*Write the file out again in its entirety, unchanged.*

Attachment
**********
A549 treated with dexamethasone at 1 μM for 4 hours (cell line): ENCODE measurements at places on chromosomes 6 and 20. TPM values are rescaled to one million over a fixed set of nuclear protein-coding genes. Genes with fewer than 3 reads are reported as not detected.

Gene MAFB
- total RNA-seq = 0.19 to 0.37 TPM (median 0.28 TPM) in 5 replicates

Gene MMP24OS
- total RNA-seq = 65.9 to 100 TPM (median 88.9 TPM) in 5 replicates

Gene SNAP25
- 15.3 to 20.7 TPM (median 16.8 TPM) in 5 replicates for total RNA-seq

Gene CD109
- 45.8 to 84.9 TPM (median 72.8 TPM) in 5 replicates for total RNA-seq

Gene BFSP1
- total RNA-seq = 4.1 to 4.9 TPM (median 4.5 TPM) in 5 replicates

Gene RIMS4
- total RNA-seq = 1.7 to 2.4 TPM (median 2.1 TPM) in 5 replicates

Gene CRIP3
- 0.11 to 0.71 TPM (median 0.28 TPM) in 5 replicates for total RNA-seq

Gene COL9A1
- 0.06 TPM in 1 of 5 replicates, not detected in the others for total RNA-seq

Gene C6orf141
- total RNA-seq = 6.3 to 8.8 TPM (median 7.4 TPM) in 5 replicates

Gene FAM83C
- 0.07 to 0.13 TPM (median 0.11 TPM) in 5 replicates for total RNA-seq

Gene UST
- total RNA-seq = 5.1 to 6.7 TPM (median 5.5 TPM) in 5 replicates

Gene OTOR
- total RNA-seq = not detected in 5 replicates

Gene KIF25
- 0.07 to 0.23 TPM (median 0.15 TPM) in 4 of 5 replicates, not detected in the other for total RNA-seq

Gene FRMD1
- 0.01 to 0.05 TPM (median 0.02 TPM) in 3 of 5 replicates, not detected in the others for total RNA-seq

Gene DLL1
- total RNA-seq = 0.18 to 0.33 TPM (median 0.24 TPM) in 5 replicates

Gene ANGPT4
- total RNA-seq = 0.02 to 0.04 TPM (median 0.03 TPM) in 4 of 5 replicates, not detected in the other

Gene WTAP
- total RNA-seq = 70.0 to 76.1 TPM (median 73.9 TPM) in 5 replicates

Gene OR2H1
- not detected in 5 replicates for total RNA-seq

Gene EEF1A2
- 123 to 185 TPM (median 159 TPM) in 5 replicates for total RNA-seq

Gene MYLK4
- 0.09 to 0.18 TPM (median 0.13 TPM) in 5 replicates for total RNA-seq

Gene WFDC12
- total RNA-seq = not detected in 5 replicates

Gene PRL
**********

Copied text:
A549 treated with dexamethasone at 1 μM for 4 hours (cell line): ENCODE measurements at places on chromosomes 6 and 20. TPM values are rescaled to one million over a fixed set of nuclear protein-coding genes. Genes with fewer than 3 reads are reported as not detected.

Gene MAFB
- total RNA-seq = 0.19 to 0.37 TPM (median 0.28 TPM) in 5 replicates

Gene MMP24OS
- total RNA-seq = 65.9 to 100 TPM (median 88.9 TPM) in 5 replicates

Gene SNAP25
- 15.3 to 20.7 TPM (median 16.8 TPM) in 5 replicates for total RNA-seq

Gene CD109
- 45.8 to 84.9 TPM (median 72.8 TPM) in 5 replicates for total RNA-seq

Gene BFSP1
- total RNA-seq = 4.1 to 4.9 TPM (median 4.5 TPM) in 5 replicates

Gene RIMS4
- total RNA-seq = 1.7 to 2.4 TPM (median 2.1 TPM) in 5 replicates

Gene CRIP3
- 0.11 to 0.71 TPM (median 0.28 TPM) in 5 replicates for total RNA-seq

Gene COL9A1
- 0.06 TPM in 1 of 5 replicates, not detected in the others for total RNA-seq

Gene C6orf141
- total RNA-seq = 6.3 to 8.8 TPM (median 7.4 TPM) in 5 replicates

Gene FAM83C
- 0.07 to 0.13 TPM (median 0.11 TPM) in 5 replicates for total RNA-seq

Gene UST
- total RNA-seq = 5.1 to 6.7 TPM (median 5.5 TPM) in 5 replicates

Gene OTOR
- total RNA-seq = not detected in 5 replicates

Gene KIF25
- 0.07 to 0.23 TPM (median 0.15 TPM) in 4 of 5 replicates, not detected in the other for total RNA-seq

Gene FRMD1
- 0.01 to 0.05 TPM (median 0.02 TPM) in 3 of 5 replicates, not detected in the others for total RNA-seq

Gene DLL1
- total RNA-seq = 0.18 to 0.33 TPM (median 0.24 TPM) in 5 replicates

Gene ANGPT4
- total RNA-seq = 0.02 to 0.04 TPM (median 0.03 TPM) in 4 of 5 replicates, not detected in the other

Gene WTAP
- total RNA-seq = 70.0 to 76.1 TPM (median 73.9 TPM) in 5 replicates

Gene OR2H1
- not detected in 5 replicates for total RNA-seq

Gene EEF1A2
- 123 to 185 TPM (median 159 TPM) in 5 replicates for total RNA-seq

Gene MYLK4
- 0.09 to 0.18 TPM (median 0.13 TPM) in 5 replicates for total RNA-seq

Gene WFDC12
- total RNA-seq = not detected in 5 replicates

Gene PRL